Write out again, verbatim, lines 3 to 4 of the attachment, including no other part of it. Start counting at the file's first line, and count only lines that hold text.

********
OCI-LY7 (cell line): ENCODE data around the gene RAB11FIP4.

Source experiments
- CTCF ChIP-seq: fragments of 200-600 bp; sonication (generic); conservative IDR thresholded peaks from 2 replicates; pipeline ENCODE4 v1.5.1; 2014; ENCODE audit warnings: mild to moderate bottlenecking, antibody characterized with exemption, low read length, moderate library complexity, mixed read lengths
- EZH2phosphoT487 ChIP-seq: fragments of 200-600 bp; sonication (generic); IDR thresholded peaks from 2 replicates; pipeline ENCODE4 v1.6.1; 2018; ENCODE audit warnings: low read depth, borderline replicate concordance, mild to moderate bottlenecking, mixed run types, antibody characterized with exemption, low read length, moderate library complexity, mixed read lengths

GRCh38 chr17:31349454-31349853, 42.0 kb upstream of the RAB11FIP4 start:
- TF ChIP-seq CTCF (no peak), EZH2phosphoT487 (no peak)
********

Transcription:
- CTCF ChIP-seq: fragments of 200-600 bp; sonication (generic); conservative IDR thresholded peaks from 2 replicates; pipeline ENCODE4 v1.5.1; 2014; ENCODE audit warnings: mild to moderate bottlenecking, antibody characterized with exemption, low read length, moderate library complexity, mixed read lengths
- EZH2phosphoT487 ChIP-seq: fragments of 200-600 bp; sonication (generic); IDR thresholded peaks from 2 replicates; pipeline ENCODE4 v1.6.1; 2018; ENCODE audit warnings: low read depth, borderline replicate concordance, mild to moderate bottlenecking, mixed run types, antibody characterized with exemption, low read length, moderate library complexity, mixed read lengths